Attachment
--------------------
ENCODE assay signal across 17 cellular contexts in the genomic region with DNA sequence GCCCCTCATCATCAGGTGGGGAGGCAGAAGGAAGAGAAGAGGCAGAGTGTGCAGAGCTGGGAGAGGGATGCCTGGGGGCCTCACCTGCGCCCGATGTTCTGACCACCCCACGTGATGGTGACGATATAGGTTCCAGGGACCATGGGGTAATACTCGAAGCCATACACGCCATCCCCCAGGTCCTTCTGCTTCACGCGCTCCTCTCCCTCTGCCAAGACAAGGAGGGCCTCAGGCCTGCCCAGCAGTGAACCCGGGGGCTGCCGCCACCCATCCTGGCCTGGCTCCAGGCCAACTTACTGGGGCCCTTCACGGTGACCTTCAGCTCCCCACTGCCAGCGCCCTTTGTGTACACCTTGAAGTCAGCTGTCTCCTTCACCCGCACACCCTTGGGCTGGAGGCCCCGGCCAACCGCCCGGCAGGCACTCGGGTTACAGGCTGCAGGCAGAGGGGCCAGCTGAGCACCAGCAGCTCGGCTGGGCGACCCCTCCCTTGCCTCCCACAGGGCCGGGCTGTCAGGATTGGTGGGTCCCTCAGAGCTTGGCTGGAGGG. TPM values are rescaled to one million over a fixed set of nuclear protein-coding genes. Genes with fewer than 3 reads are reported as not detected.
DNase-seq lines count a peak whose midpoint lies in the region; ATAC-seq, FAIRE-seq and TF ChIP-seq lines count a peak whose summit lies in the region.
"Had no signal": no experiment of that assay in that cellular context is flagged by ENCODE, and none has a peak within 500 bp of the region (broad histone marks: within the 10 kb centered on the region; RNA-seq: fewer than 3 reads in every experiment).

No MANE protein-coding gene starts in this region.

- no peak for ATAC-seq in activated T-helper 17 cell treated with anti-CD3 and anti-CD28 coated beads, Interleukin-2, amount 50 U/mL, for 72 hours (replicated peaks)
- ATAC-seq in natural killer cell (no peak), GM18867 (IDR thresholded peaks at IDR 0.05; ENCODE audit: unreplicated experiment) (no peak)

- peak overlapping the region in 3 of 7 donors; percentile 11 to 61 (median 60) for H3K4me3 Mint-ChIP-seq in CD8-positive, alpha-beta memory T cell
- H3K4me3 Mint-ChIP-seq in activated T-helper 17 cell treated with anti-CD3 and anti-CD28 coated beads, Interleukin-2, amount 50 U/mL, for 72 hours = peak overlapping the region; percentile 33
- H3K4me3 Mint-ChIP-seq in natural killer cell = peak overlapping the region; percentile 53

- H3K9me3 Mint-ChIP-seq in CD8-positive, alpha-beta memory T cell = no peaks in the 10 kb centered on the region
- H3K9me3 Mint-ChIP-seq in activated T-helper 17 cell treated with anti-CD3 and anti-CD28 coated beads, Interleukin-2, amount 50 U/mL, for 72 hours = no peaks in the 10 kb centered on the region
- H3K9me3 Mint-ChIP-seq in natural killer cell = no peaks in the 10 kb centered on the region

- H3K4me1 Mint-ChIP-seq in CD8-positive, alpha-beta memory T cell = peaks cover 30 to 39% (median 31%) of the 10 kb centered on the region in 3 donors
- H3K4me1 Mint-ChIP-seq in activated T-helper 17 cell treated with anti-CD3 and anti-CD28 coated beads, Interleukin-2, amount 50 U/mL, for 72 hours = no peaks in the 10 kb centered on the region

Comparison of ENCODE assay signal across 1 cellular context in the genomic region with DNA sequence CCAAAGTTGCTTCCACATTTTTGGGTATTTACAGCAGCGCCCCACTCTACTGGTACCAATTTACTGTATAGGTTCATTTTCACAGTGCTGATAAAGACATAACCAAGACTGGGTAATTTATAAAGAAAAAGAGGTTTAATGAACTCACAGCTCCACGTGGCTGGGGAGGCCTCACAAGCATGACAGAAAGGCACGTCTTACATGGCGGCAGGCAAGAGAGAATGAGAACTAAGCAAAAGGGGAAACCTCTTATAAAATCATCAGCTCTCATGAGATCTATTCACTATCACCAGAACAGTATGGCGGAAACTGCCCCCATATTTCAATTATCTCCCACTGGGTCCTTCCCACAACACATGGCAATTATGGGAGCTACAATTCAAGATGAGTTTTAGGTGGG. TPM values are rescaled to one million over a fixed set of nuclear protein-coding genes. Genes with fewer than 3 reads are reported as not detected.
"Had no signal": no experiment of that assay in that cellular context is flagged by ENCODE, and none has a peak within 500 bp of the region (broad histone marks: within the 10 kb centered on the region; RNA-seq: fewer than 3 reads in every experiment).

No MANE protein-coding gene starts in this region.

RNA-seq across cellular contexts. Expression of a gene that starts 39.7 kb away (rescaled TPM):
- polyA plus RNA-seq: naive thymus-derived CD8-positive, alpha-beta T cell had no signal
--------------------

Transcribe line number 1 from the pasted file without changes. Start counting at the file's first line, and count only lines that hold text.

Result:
ENCODE assay signal across 17 cellular contexts in the genomic region with DNA sequence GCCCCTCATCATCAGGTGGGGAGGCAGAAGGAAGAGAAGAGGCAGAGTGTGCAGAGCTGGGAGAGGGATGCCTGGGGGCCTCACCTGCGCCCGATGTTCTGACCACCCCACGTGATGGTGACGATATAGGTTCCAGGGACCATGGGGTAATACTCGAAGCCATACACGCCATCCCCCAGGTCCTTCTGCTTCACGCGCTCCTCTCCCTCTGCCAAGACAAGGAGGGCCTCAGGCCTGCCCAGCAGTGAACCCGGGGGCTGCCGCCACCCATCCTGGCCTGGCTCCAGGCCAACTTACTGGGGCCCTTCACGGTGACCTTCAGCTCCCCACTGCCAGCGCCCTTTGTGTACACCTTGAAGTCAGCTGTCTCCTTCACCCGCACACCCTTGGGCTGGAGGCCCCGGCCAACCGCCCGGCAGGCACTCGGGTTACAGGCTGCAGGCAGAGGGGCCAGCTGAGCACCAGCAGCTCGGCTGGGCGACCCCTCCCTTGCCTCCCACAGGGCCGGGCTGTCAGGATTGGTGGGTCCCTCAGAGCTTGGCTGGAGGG. TPM values are rescaled to one million over a fixed set of nuclear protein-coding genes. Genes with fewer than 3 reads are reported as not detected.